UCL Queen Square Institute of Neurology


UCL Queen Square Institute of Neurology academics elected to Academy of Medical Sciences

13 May 2022

Two ION academics have been elected Fellows of the Academy of Medical Sciences in recognition of their exceptional contributions to biomedical and health science and their ability to generate new knowledge and improve the health of people everywhere.

academy fellows photo

Professors Sebastian Brandner and Karen Duff are among the 60 outstanding scientists elected to the Fellowship this year.

Professor Sebastian Brandner 

Professor Brandner (Professor of Neurodegenerative Diseases, UCL Queen Square Institute of Neurology) studies the cellular origins of brain tumours, including research that could feed into potential new treatments such as discovering biomarkers that correlate with survival of gliomas. He introduced a novel technology to diagnose brain tumours into clinical practice in the UK, which is now an essential part of molecular diagnostics in the NHS. He also researches neurodegeneration, having led two national surveillance studies of Variant Creutzfeldt-Jakob disease and he led a team that discovered that amyloid beta can in rare cases be transmitted through medical procedures.

Professor Karen Duff 

Professor Duff is UK Dementia Research Institute Centre Director at UCL, and is a Professor in Dementia and Neurodegeneration who was co-awarded the prestigious 2006 Potamkin Prize. Exploring a variety of disease-associated molecular mechanisms using innovative and state-of-the-art methods, she has created several important and widely used mouse models for Alzheimer’s disease and frontotemporal dementia, and now focuses on finding ways to stop the spread of the protein tau, which accumulates in tangles in the brain of people with Alzheimer’s disease.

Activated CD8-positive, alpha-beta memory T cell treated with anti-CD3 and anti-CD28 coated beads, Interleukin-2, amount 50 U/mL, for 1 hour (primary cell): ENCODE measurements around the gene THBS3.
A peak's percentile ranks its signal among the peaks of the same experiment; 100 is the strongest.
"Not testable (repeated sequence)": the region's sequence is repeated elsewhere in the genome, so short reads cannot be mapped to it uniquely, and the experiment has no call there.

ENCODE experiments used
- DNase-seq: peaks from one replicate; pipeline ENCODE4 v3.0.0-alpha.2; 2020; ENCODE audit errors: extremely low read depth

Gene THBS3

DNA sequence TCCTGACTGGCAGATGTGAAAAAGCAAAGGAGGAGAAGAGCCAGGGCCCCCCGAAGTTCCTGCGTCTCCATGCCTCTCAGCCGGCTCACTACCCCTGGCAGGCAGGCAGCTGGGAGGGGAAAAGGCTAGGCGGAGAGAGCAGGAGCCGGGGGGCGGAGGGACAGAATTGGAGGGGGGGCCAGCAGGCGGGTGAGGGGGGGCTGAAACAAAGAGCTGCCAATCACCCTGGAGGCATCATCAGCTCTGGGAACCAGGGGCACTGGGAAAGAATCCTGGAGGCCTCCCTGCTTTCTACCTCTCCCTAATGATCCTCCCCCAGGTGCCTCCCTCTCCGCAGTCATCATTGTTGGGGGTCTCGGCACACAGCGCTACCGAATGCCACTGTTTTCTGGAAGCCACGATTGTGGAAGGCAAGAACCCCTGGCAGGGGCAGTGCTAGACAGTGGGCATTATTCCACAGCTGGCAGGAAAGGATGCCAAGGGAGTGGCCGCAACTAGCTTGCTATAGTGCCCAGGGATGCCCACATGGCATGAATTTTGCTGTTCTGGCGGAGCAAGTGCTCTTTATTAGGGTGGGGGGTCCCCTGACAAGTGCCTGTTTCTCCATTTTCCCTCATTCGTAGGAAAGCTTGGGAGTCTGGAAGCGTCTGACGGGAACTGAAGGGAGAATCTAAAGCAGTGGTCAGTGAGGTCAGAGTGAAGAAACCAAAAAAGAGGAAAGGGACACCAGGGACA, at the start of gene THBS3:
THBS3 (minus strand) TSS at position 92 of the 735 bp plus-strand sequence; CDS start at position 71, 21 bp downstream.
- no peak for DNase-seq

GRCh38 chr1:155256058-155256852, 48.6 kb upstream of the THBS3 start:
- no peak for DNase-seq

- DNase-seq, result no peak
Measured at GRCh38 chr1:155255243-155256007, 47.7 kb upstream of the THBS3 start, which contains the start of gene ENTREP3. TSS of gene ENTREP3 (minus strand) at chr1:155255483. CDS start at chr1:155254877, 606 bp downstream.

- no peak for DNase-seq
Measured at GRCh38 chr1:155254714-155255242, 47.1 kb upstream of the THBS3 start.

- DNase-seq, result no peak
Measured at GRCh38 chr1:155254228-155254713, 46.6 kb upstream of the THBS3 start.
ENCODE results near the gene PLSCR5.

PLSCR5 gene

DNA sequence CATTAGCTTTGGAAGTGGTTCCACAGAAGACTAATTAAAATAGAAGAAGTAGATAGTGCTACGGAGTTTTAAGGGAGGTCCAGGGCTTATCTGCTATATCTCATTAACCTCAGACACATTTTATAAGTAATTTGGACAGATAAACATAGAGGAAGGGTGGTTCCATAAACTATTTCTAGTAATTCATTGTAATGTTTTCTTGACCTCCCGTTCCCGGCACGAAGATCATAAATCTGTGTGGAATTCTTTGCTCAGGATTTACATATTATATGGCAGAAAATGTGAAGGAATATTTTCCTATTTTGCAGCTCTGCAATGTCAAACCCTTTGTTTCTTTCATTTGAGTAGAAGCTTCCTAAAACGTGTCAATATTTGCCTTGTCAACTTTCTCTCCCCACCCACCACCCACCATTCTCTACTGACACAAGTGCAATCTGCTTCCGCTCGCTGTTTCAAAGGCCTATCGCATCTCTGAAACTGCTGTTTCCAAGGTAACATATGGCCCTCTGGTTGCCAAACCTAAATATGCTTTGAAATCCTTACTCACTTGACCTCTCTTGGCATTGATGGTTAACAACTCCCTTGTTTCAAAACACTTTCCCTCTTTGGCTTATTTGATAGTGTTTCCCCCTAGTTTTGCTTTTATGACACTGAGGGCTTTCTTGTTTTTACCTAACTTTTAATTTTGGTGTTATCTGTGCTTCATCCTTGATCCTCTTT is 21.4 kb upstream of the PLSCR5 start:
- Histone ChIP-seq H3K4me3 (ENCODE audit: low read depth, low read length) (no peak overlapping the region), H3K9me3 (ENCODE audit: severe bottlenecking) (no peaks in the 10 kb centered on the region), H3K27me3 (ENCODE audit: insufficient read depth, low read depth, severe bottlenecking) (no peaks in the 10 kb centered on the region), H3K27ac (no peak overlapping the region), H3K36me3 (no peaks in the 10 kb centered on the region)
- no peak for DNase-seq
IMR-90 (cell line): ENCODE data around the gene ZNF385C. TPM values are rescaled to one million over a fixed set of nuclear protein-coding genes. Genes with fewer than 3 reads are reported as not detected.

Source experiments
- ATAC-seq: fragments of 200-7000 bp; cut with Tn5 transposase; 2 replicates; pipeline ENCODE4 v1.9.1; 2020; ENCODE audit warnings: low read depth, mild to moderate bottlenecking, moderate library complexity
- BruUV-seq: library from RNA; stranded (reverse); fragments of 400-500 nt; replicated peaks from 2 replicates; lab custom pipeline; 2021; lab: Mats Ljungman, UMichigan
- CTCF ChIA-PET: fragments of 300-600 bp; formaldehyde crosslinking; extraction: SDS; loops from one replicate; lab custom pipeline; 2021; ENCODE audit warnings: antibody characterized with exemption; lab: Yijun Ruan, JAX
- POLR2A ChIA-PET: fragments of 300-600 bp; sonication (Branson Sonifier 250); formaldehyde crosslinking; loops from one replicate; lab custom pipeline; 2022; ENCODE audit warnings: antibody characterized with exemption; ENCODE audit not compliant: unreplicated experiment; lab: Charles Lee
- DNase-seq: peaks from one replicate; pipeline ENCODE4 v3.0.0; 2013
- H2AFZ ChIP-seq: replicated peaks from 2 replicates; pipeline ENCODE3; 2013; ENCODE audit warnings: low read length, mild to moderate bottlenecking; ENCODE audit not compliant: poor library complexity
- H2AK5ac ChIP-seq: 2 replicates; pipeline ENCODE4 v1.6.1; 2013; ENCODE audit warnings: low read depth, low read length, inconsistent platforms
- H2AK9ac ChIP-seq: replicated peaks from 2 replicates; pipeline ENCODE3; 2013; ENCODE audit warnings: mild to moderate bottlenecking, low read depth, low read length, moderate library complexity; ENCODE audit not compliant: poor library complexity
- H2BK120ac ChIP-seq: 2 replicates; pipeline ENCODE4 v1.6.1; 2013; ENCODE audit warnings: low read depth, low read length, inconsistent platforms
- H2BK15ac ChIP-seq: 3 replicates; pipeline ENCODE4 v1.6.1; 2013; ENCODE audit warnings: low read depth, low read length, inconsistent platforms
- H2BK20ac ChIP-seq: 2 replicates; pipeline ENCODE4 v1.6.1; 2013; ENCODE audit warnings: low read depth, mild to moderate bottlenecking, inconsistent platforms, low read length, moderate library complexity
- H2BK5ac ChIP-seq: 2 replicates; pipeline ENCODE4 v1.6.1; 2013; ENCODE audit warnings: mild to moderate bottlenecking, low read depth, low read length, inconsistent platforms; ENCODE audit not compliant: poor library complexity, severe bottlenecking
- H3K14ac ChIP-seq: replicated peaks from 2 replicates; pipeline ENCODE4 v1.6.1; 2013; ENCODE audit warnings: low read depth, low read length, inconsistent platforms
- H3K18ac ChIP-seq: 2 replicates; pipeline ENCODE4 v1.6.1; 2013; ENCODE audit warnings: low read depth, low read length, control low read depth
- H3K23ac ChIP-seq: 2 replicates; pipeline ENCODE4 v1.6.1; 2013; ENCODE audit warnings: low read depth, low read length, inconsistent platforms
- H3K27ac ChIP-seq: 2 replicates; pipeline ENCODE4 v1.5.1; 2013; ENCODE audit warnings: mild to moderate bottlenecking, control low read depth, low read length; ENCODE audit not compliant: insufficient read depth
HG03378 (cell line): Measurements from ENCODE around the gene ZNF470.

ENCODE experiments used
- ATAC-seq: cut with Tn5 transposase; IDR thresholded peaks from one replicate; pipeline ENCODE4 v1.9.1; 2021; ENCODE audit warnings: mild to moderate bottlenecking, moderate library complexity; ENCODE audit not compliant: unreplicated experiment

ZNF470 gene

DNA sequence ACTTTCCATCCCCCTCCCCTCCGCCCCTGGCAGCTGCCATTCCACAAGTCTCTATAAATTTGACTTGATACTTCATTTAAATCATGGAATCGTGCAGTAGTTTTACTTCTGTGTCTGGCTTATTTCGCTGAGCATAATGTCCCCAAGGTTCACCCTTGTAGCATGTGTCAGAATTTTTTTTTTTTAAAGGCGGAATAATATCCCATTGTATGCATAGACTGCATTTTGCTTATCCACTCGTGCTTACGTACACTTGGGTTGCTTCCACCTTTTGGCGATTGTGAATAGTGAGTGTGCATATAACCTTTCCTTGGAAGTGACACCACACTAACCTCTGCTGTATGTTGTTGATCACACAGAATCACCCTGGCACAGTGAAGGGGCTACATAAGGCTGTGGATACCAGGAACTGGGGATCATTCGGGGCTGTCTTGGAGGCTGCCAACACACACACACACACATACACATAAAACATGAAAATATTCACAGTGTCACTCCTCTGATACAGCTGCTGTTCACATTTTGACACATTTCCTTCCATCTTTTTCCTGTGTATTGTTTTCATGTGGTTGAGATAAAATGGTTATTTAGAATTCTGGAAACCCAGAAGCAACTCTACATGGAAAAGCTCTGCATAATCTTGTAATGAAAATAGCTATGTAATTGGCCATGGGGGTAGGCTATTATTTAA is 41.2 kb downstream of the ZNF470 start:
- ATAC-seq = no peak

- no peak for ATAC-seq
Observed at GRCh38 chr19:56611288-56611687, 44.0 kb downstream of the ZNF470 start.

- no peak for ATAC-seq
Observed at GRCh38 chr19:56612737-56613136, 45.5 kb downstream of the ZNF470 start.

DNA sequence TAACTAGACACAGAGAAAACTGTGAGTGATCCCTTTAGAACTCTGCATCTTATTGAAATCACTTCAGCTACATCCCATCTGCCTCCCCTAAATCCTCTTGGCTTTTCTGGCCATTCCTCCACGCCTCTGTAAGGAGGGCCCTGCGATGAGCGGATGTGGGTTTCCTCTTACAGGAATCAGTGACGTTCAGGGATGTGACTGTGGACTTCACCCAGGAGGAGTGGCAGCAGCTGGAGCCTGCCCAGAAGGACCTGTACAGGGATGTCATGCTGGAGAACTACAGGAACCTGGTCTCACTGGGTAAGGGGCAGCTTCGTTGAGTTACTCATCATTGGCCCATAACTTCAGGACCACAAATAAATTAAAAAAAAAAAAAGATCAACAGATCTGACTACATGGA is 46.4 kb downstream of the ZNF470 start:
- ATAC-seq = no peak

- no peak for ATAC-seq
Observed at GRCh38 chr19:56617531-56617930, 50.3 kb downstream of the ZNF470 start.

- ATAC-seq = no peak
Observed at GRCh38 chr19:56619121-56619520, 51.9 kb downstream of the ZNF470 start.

Professor David Lomas, UCL Vice-Provost (Health), commented: “Each of these new Fellows makes a remarkable contribution to UCL Health’s aim of improving lives. By addressing pressing challenges such as neurodegeneration, infectious disease, cancer and intensive care medicine, they have had a material impact on people’s health. I am delighted that the Academy of Medical Sciences have recognised their incredible work and offer them all my warmest congratulations.”
Professor Dame Anne Johnson, Co-Director of UCL Health of the Public and President of the Academy of Medical Sciences, praised all the new Fellows, saying: “It gives me great pleasure to welcome these 60 experts to the Fellowship to help to address the major health challenges facing society. Each of the new Fellows has made important contributions to the health of our society, with a breadth of expertise ranging from the physical and mental health of young people to parasitic diseases and computational biology.
“The diversity of biomedical and health expertise within our Fellowship is a formidable asset that in the past year has informed our work on critical issues such as tackling the COVID-19 pandemic, understanding the health impacts of climate change, addressing health inequalities, and making the case for funding science. The new Fellows of 2022 will be critical to helping us deliver our ambitious 10-year strategy that we will launch later this year.”